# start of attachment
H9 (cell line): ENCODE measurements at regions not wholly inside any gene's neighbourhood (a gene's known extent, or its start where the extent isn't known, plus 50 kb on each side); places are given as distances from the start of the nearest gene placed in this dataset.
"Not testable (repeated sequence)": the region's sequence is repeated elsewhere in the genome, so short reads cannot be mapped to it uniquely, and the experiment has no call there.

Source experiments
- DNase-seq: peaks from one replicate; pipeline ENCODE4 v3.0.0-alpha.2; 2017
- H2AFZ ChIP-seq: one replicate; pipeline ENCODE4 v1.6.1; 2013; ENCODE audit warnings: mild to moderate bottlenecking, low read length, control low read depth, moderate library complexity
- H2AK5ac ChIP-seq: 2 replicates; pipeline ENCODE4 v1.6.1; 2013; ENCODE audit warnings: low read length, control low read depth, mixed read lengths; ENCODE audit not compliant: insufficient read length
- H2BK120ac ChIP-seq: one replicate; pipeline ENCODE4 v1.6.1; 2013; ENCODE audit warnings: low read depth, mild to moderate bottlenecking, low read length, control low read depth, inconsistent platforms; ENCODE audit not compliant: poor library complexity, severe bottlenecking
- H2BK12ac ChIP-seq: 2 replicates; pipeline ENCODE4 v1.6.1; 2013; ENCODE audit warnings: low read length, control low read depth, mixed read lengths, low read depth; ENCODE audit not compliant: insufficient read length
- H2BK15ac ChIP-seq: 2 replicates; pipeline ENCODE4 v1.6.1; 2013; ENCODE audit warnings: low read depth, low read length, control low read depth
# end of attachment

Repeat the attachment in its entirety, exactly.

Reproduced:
H9 (cell line): ENCODE measurements at regions not wholly inside any gene's neighbourhood (a gene's known extent, or its start where the extent isn't known, plus 50 kb on each side); places are given as distances from the start of the nearest gene placed in this dataset.
"Not testable (repeated sequence)": the region's sequence is repeated elsewhere in the genome, so short reads cannot be mapped to it uniquely, and the experiment has no call there.

Source experiments
- DNase-seq: peaks from one replicate; pipeline ENCODE4 v3.0.0-alpha.2; 2017
- H2AFZ ChIP-seq: one replicate; pipeline ENCODE4 v1.6.1; 2013; ENCODE audit warnings: mild to moderate bottlenecking, low read length, control low read depth, moderate library complexity
- H2AK5ac ChIP-seq: 2 replicates; pipeline ENCODE4 v1.6.1; 2013; ENCODE audit warnings: low read length, control low read depth, mixed read lengths; ENCODE audit not compliant: insufficient read length
- H2BK120ac ChIP-seq: one replicate; pipeline ENCODE4 v1.6.1; 2013; ENCODE audit warnings: low read depth, mild to moderate bottlenecking, low read length, control low read depth, inconsistent platforms; ENCODE audit not compliant: poor library complexity, severe bottlenecking
- H2BK12ac ChIP-seq: 2 replicates; pipeline ENCODE4 v1.6.1; 2013; ENCODE audit warnings: low read length, control low read depth, mixed read lengths, low read depth; ENCODE audit not compliant: insufficient read length
- H2BK15ac ChIP-seq: 2 replicates; pipeline ENCODE4 v1.6.1; 2013; ENCODE audit warnings: low read depth, low read length, control low read depth